Article by Matt S (premium article).
I almost wish the Souls series never happened. I say “almost” because I am a massive fan of those series and I am ultimately glad that they exist, but it’s a bitter sweet relationship that I have with the series, because the Souls series replaced From Software’s brilliant King’s Field franchise, and those games, especially the fourth and final, are some of my favourites of all time.
The “spiritual sequels” to the King’s Field series certainly worked from a critical and business perspective. Dark Souls III is inarguably a AAA-quality title, and where King’s Field IV was utterly panned by the critics, these games can’t do wrong with that same audience.
But I do wonder, if From Software were to release King’s Field IV as one of those upscaled PlayStation 2 titles on the PlayStation 4, would people look at it in a different light? Is King’s Field IV: The Ancient City potentially the most under appreciated classic game that has ever been developed? Almost forgotten, and with a Metacritic average of just 60, I actually think that’s quite possible.
The lack of direction seems to be what put a lot of players off back when the game was new, and the review scores reflected that – while the full copy for most full reviews seem to have been lost to the world of 404 errors, the brief captions that have been preserved by Metacritic tell the story in itself:
“The action is so slow and the world so depressingly medieval.” – PlayStation 2 Magazine.
“Shape up the way the game flows, its speed, and a better control/attack system, and this might be worth looking at.” – Gamezilla.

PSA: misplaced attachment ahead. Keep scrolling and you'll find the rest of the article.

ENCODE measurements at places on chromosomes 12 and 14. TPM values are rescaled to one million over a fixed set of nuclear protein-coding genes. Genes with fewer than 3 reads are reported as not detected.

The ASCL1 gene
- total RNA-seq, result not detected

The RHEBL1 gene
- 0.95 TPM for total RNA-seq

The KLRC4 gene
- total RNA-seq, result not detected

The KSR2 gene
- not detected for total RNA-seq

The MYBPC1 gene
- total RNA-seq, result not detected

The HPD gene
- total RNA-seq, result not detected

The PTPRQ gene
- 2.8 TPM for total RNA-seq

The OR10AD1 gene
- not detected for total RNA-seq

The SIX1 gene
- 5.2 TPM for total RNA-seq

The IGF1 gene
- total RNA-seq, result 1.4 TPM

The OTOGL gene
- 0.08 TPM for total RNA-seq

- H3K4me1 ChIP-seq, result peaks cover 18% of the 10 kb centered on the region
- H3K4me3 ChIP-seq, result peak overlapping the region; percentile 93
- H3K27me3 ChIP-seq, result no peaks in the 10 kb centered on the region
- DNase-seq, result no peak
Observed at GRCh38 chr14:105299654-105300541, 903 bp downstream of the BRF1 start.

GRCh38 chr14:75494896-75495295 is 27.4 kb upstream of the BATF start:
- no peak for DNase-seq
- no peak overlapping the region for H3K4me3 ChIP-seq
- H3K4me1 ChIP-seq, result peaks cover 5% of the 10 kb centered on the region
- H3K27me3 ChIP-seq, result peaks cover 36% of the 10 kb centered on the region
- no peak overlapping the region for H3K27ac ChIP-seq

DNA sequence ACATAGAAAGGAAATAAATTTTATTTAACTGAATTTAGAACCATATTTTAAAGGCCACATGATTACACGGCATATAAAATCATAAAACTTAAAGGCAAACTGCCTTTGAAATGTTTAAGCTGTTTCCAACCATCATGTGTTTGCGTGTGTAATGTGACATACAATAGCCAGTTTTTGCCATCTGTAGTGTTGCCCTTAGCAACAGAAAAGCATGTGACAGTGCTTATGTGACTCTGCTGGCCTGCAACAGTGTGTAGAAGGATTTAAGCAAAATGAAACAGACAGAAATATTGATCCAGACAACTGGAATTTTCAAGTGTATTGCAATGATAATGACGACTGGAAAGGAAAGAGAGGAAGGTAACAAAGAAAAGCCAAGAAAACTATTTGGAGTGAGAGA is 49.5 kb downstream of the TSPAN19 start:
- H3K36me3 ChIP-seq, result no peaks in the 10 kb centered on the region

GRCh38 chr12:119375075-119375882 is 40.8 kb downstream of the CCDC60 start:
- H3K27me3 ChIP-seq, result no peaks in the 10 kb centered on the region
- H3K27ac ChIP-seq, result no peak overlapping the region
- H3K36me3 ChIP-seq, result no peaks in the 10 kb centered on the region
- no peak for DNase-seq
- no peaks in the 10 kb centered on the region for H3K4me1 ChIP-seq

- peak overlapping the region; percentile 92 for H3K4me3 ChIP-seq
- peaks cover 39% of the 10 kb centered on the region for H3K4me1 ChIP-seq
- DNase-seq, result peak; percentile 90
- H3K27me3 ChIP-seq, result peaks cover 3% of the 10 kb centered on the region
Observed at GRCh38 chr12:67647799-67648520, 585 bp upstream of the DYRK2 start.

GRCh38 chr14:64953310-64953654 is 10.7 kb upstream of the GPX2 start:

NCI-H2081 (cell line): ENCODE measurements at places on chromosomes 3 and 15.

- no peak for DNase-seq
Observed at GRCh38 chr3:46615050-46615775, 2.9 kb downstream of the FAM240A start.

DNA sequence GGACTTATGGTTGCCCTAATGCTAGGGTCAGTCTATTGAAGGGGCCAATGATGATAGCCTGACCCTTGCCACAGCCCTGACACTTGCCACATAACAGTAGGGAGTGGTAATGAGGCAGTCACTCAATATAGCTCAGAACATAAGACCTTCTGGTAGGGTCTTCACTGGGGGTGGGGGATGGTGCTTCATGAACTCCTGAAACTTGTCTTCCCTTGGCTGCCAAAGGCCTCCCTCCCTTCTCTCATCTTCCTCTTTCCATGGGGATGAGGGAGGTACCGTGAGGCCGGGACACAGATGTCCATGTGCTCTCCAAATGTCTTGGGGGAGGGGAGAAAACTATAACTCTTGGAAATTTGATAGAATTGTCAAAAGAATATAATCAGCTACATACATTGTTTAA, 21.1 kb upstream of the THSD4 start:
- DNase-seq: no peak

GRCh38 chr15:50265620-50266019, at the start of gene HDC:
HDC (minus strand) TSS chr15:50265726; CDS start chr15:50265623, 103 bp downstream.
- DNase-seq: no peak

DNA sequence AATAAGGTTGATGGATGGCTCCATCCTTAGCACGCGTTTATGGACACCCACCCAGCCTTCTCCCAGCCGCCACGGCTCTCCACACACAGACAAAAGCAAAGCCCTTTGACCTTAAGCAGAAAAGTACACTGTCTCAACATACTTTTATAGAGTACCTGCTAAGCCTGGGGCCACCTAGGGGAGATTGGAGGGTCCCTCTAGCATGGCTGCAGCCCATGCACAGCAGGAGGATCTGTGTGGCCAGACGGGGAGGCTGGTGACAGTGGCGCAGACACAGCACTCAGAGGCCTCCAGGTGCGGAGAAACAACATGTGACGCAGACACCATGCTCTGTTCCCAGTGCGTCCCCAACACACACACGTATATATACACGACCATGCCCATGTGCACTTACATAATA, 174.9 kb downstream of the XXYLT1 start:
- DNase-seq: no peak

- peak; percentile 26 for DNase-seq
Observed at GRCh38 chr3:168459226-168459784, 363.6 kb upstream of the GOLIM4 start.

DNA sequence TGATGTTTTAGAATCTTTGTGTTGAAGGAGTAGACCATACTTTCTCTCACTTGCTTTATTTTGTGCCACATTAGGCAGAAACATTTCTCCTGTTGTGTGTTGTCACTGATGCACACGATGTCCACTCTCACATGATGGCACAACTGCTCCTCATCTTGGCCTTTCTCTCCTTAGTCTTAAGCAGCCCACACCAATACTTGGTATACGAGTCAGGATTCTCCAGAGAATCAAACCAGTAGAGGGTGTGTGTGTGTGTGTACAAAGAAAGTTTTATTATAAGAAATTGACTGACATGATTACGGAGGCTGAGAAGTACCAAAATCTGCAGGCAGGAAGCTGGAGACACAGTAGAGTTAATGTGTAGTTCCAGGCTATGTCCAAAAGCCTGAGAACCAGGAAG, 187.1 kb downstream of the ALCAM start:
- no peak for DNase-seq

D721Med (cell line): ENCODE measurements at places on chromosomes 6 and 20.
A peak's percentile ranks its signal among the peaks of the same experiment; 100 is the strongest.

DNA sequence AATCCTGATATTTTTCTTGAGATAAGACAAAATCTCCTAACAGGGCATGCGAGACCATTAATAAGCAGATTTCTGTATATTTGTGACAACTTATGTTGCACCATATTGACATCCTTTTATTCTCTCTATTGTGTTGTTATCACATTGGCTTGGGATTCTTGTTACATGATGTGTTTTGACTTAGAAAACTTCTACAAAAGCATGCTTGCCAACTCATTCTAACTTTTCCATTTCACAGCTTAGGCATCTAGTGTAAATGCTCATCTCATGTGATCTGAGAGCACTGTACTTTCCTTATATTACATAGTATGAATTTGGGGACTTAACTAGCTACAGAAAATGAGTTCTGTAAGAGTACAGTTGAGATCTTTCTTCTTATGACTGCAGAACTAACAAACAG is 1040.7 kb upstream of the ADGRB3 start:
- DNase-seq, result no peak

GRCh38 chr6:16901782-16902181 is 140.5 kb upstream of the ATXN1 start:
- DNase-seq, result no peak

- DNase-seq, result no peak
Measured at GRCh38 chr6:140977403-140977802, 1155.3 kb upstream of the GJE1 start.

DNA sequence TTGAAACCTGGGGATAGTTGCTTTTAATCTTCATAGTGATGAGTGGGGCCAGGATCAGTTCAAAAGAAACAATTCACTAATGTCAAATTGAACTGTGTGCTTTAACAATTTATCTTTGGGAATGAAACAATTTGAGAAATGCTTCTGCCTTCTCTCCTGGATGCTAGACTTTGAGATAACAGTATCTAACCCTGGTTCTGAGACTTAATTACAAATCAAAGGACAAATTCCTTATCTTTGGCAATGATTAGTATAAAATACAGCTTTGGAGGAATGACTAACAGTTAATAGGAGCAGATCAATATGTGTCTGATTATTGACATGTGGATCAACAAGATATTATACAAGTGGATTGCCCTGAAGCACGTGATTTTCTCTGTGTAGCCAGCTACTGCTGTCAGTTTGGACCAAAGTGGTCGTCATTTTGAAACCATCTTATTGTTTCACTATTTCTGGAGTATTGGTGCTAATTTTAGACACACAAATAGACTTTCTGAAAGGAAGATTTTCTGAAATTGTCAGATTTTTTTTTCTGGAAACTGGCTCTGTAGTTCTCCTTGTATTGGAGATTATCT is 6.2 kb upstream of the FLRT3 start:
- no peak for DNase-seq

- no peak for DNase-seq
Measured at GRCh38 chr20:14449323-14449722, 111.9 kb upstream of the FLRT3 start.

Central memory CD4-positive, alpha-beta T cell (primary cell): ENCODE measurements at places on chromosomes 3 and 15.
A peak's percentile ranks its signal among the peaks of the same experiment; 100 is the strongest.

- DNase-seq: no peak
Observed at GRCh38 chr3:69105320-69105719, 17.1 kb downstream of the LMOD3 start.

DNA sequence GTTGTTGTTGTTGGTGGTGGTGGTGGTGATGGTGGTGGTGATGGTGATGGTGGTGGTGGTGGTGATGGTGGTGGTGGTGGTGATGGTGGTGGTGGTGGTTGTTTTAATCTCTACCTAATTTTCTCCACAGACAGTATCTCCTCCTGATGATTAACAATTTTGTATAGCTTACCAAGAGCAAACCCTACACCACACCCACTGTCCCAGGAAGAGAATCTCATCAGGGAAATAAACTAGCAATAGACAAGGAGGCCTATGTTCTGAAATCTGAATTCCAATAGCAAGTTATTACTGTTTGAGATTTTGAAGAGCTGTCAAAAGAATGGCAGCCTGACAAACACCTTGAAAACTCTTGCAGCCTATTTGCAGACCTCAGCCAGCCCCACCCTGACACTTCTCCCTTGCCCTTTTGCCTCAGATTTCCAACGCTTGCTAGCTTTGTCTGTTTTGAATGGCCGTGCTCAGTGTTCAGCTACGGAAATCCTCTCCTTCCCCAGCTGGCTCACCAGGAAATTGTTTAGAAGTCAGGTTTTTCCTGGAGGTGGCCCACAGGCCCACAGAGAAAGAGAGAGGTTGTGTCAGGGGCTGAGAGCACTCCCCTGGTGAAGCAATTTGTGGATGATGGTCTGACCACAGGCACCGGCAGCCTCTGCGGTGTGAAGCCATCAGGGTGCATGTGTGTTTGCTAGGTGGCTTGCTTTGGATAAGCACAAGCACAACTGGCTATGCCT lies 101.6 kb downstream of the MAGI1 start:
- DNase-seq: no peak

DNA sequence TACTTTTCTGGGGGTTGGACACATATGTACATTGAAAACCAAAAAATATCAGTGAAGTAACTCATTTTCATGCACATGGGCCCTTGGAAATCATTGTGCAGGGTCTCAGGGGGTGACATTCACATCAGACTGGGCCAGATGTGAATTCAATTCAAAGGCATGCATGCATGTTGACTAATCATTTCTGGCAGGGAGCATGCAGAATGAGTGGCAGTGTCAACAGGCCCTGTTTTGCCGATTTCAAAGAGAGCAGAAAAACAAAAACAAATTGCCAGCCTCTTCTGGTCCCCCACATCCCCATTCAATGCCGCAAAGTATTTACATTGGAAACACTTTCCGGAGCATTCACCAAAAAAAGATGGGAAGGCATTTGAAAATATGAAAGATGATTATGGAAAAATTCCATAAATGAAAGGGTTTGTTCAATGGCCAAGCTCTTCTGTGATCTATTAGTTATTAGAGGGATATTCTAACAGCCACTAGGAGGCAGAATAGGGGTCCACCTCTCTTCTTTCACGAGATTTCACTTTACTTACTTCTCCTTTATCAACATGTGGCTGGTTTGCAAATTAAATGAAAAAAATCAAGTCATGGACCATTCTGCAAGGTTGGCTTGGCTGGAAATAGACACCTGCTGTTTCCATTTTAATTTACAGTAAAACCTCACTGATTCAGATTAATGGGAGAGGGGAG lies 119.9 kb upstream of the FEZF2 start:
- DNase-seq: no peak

These criticisms are, of course, features that were later lauded in the Souls series, as they are themselves deliberate, slow paced action games with complex combat systems. King’s Field IV is certainly slower and clunkier, as a product of the time it was developed in, but the attitudes towards these features has nevertheless taken a complete 180 degree spin in the years since.
The storytelling of Kings Field IV also made you work. Just as the Souls games feature precious few NPCs, and these characters would only reel off a couple of lines of dialogue, in Kings Field IV, you are expected to piece together an understanding of the melancholic, gothic world by interpreting the objects that you come across, as well as the environments that you’re seeing, and build a story from them.
Because the level design has to be excellent to be a part of the storytelling process, King’s Field IV has some truly excellent level design. Dungeons are loaded with secrets and environmental traps and puzzles to solve. The atmosphere quickly becomes a lonely, oppressive one, where you do feel like you’re delving into decrepit places of antiquity. One of the most exciting things to do is to discover maps of the various dungeon layouts, because those maps hint at the adventure, loot, and danger ahead, and this is something that From Software was keenly aware was a strength of their game; the maps were often intricate puzzles all of their own to figure out.